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Response: X-chromosome inactivation and autoimmunity

George L. Chen and Josef T. Prchal

We thank Dr Ozcelik for his careful reading of our review and his thoughtful letter. Dr Ozcelik raises the issue of nonequivalence of monosomy X frequency and X-chromosome inactivation pattern (XCIP). The first refers to the proportion of cells with a single X chromosome, wherein transcription occurs from the lone X chromosome. The second refers to the ratio of inactivated maternal to paternal X chromosome, wherein transcription does not occur from the inactivated chromosome. We agree that although frequency of monosomy X and XCIP are different, both estimate the degree of inequality in X-chromosome dosage. Thus, while direct comparisons may not be possible, it is reasonable to use them as indices for processes inactivating the X chromosome.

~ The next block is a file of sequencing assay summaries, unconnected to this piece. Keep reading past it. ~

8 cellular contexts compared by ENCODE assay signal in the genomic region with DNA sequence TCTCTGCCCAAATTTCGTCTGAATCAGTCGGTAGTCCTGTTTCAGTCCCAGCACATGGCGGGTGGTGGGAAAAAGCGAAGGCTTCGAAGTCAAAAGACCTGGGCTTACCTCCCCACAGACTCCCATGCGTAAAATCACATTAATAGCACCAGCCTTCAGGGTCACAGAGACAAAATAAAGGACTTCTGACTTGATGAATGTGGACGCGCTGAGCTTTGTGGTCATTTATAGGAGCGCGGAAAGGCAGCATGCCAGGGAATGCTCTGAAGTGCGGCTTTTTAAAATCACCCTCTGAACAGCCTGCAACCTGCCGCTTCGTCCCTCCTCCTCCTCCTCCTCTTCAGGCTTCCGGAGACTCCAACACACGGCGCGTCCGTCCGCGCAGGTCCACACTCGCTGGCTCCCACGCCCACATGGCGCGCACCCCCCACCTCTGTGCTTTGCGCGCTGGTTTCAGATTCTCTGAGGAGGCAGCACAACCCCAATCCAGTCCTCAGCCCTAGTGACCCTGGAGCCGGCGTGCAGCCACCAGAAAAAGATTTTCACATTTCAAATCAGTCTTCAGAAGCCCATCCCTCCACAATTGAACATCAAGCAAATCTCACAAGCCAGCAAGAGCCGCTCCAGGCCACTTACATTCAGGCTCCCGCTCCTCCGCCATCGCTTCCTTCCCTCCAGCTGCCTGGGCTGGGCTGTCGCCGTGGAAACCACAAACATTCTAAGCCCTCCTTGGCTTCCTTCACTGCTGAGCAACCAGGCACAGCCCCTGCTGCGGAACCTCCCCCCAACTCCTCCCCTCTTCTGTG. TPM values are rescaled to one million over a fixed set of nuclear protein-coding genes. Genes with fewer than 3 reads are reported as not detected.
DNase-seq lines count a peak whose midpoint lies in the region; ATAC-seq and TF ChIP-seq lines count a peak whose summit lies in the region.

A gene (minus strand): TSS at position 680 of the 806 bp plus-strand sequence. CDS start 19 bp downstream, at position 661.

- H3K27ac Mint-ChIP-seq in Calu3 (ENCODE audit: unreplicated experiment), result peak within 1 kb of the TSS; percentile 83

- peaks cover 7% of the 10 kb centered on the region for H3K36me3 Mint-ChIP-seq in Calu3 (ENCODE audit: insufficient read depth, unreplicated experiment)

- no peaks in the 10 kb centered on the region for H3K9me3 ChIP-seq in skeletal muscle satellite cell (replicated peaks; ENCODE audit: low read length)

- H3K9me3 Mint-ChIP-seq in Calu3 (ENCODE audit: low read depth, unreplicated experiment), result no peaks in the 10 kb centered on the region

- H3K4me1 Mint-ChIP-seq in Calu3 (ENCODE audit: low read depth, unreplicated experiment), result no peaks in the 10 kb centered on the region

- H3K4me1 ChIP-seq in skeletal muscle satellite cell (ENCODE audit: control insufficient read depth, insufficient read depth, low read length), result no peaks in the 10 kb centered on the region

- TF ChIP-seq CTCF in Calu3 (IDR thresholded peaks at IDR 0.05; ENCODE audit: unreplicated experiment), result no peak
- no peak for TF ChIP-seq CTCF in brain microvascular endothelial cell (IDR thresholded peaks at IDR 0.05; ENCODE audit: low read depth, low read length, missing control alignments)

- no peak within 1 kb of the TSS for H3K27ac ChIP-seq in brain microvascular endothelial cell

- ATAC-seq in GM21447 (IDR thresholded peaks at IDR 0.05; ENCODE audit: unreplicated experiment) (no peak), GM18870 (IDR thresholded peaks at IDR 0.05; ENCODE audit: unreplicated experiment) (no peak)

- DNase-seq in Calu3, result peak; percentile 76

Dr Ozcelik references 2 unpublished studies refuting XCIP skewing in primary biliary cirrhosis. These studies are unavailable to us and we are unable to comment on them.

Finally, our comments about age-related XCIP and the pathogenesis of certain autoimmune diseases have been misinterpreted by Dr Ozcelik. Certainly, many of these autoimmune diseases tend to be more prevalent in older rather than younger patients, and the increased prevalence of XCIP with age suggests there may be some relationship between the two. However, we clearly point out that “no studies have formally linked age related XCIP skewing with the development of autoimmune disease,” and that this topic “deserves further research.”1 Thus, we read with interest Dr Ozcelik's further thoughts on unequal X-chromosome expression and autoimmune disease.

Authorship

Conflict-of-interest disclosure: The authors declare no competing financial interests.

Correspondence: Josef T. Prchal, University of Utah, School of Medicine, 30 N 1900 E, Room 4C416, Salt Lake City, UT 84112; e-mail: josef.prchal{at}hsc.utah.edu.

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